Carried-Interest Tax Break Shrinks, Survives in Democrats’ Plan
(Bloomberg) -- House Democrats want to restrict the use of a prized private-equity tax break to help fund President Joe Biden’s economic agenda, but their proposal falls short of eliminating the carried-interest provision criticized by some members from both political parties.
The plan, released Monday by the Ways and Means Committee, would generally require investment funds to hold assets for more than five years -- up from three years -- in order for managers to get a preferential tax rate on their share of the fund’s profits, known as carried interest.
Assets that meet the holding-period requirement are subject to the smaller long-term capital gains tax rate, rather than the rate for ordinary income.
Under the committee’s proposal, the capital gains rate would top out at 28.8%, after adding in a Medicare surtax. The top individual rate would be 39.6%.
The proposed carried-interest change would include some exceptions, retaining the three-year holding period for real property trades or businesses and taxpayers earning less than $400,000. It would also extend the carried-interest rules to all assets eligible for long-term capital gains rates.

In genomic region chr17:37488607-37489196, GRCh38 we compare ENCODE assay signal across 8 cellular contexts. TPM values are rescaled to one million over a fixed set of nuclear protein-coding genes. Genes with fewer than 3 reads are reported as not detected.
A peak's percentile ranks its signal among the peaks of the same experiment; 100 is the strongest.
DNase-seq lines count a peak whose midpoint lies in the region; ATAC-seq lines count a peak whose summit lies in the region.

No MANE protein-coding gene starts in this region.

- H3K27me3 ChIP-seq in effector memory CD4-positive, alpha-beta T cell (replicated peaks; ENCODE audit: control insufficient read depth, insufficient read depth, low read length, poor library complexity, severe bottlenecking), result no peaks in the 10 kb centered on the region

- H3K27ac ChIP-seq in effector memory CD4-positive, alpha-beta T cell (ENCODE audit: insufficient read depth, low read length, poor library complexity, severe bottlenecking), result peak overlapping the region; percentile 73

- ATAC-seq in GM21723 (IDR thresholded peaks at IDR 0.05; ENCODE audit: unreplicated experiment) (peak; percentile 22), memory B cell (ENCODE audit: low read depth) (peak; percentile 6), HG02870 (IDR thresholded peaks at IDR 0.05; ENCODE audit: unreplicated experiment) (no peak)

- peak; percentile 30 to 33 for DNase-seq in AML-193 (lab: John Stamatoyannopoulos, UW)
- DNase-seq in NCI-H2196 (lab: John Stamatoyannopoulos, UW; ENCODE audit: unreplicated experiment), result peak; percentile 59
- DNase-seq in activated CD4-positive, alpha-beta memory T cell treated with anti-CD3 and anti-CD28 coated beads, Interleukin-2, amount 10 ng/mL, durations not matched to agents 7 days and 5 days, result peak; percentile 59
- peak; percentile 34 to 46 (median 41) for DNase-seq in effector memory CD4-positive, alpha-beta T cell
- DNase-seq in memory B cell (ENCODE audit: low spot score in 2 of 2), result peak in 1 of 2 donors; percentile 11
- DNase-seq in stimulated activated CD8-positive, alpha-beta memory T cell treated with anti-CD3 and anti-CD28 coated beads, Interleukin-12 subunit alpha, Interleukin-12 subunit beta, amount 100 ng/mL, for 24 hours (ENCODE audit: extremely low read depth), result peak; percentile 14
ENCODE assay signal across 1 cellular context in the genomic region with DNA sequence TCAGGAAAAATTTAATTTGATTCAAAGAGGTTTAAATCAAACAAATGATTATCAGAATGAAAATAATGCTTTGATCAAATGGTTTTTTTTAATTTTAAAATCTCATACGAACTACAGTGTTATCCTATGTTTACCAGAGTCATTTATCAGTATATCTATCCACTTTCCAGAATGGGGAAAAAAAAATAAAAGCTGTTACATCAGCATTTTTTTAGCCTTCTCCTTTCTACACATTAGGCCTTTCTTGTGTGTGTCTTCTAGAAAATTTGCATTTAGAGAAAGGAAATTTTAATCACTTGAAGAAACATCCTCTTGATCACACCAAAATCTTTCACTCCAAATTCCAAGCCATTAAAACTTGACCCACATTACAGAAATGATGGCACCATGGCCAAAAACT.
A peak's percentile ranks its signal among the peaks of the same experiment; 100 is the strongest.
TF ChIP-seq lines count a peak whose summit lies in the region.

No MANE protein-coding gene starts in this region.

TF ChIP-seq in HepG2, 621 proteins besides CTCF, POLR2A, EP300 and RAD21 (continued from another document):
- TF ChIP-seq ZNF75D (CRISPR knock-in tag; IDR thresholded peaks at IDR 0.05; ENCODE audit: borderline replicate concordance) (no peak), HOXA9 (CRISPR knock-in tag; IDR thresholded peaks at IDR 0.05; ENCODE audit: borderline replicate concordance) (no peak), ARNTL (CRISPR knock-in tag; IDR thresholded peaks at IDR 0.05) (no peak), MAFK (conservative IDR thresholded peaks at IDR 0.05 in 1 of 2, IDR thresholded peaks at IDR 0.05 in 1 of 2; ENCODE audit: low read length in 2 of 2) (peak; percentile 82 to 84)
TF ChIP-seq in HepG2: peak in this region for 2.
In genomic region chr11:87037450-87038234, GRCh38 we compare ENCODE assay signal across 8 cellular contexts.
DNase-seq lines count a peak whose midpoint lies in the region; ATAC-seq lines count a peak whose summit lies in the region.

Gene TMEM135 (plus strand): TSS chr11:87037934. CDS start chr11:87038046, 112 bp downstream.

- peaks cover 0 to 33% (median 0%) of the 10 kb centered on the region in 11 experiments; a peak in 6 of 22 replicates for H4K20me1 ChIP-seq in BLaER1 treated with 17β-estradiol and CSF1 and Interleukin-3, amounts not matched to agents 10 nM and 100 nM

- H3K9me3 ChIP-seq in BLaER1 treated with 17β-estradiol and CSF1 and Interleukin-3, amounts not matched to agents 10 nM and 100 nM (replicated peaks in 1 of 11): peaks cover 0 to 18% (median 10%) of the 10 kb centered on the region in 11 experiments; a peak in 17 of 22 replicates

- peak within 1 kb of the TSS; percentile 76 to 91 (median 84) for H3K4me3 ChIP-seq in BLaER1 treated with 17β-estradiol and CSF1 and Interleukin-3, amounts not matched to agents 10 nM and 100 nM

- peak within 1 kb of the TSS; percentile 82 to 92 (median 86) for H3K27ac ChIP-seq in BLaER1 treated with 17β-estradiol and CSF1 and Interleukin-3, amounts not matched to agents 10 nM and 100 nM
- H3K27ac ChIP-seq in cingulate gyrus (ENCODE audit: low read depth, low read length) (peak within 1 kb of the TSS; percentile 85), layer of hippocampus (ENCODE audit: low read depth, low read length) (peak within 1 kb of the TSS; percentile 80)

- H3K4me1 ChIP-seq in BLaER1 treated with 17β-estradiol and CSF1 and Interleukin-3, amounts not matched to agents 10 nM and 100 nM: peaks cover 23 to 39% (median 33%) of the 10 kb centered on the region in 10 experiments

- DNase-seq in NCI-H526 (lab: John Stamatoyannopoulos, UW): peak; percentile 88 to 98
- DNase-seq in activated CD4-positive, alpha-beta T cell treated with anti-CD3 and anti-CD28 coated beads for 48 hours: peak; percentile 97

The Ways and Means proposal is a watered-down version of the plan laid out by the Biden administration in May, which would have eliminated the tax perk for investment fund managers if their overall taxable income exceeded $400,000.
If enacted, the Ways and Means proposal would go into effect in 2022.
The Congressional Budget Office has estimated that taxing carried interest as ordinary income would raise $14 billion over a decade. The Ways and Means Committee in an informal estimate claims the same amount of savings from its proposed change.
The most recent attempt to address carried interest was in 2017, under then-President Donald Trump. The Republican tax overhaul fell short of doing away with the benefit altogether, leaving it intact for investments that are held for at least three years.
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